Pauline de Rothschild
In the early ’50s, there weren’t too many single American women living alone in Paris. But Pauline Potter—on her way to becoming one of the great tastemakers of the century— lived by her own rules. She created an exotic indoor forest by covering her bedroom in hand-painted 18th-century Chinese wallpaper. Later, after marrying the Baron Philippe de Rothschild, she would spend five months a year at his château and the other seven in this secret garden—alone.
New York City, 2006
“I wanted to find something I loved and go with it,” says Rizer of decorating her Manhattan apartment. What she found were individual panels of hand-painted chinoiserie wallpaper that transformed a windowless front room into a lively aviary. Rizer subsequently drew the colors into the rest of her apartment: sunburst-yellow hallways, a warm-taupe living room and red velvet curtains from her great-grandmother.
Simon Paul Scott
Cole Valley Chair Charcoal Gray
Gold-Leafed Wall Sconces
Michele Oka Doner
Detail Showing Scene from Roman Fresco of Tree with Birds
Like her sister, Jackie O, Radziwill knew how to put together a scene that was both daring and refined. During the swinging ’60s, when all things Indian were in, she tapped internationally renowned decorator Renzo Mongiardino to turn her London drawing room into a glamorous “opium den.” Mongiardino, a sometime opera-set designer, was a master at mixing high and low. He covered the walls and divans with inexpensive blocked Indian cotton and brought in priceless French antiques to complete a look that was the epitome of the mysterious East.
jewelry designer , San Antonio, 2006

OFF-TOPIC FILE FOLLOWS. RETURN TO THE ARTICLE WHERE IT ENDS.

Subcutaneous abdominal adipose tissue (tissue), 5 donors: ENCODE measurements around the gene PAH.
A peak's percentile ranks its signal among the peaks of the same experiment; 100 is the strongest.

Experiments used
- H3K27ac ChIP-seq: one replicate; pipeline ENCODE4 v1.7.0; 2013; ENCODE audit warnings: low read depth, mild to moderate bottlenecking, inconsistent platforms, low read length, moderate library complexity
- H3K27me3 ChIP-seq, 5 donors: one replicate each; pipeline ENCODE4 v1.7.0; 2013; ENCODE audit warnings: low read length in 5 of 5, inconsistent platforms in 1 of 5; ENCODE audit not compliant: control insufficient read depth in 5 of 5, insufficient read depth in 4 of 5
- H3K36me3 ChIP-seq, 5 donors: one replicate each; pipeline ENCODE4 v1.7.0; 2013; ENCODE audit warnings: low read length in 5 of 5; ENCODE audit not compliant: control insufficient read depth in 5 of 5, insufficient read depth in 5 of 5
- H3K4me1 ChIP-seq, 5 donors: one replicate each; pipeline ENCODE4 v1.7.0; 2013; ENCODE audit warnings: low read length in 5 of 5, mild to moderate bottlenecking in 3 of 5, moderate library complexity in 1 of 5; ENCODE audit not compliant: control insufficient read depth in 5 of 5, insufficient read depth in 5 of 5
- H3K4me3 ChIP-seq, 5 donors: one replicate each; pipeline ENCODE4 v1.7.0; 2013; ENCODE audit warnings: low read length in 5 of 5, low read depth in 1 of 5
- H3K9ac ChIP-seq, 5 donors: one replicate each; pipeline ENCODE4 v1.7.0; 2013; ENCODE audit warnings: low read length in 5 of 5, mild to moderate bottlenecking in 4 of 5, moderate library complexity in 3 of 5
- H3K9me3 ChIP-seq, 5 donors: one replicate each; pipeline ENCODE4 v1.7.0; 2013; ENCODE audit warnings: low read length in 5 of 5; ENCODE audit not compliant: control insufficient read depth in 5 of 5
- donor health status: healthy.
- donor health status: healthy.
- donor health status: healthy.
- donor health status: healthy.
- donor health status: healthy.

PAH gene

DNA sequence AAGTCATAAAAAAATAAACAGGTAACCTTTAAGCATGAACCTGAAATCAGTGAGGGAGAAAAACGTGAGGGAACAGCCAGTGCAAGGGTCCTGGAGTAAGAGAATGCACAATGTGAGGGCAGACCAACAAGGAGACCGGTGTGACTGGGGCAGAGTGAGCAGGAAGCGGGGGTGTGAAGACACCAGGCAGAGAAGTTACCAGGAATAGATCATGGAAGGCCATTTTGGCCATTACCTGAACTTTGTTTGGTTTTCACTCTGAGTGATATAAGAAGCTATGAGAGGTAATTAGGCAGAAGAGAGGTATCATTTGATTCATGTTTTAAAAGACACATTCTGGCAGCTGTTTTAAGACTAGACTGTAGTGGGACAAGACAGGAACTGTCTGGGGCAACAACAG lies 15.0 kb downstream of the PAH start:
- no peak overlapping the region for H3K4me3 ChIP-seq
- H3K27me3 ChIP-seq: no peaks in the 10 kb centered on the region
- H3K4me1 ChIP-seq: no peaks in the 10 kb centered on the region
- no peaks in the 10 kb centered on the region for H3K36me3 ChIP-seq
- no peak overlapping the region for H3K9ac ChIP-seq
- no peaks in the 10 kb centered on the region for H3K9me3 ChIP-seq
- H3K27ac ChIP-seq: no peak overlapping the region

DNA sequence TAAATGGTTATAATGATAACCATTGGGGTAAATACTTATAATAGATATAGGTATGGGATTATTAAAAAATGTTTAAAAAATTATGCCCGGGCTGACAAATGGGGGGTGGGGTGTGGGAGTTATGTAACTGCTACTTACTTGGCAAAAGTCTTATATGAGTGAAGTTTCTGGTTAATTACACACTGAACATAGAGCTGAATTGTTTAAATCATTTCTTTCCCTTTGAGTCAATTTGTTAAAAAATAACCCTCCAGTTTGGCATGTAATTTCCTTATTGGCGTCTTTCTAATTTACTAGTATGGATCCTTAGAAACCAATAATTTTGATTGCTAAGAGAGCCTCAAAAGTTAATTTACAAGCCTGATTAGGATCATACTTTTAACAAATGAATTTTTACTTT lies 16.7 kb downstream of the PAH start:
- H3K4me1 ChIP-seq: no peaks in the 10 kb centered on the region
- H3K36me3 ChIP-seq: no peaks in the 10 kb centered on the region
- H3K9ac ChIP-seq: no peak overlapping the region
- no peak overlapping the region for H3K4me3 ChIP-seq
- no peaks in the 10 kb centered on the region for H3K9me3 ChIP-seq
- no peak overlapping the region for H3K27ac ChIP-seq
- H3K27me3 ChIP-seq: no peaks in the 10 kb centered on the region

“I have an insatiable case of wanderlust,” says Collins, who lived in Asia and Africa before settling in Texas. Like many world travelers, Collins has a collection of treasures that, until recently, she had nowhere to display. To eye-popping effect, she refurbished a guest room as a Moroccan-inspired lair, cloaking custom banquettes with Persian rugs and making an ottoman out of an old Indian grain mill. For her clan, it’s a haven of color and texture.
Emmanuel Torabi Home
Linen Pillow - French Blue Flanged
architect / designer
With clean lines and lush fabrics, revolutionary furniture designer Eileen Gray introduced a sense of understated extravagance to the salon of celebrated Parisian hostess Suzanne Talbot. Gray was known for her surprising combinations. Here she blends a lounge-worthy Cubist sofa, her tubular Art Deco chairs and decadent animal prints to make a minimalist room that’s sexy and inviting.
New York City, 2006
Although emphatically modern, Sarofim’s downtown New York screening room was designed with the ’70s in mind. “I imagine myself having cocktails with Halston,” Sarofim says, leaning back in her Mies chair. Little did she know that blending spare, neutral- toned furniture; white walls; and a few strong pieces, like the vintage zebra-skin rug (which we dragged onto the sofa), was an idea recycled from the 1920s.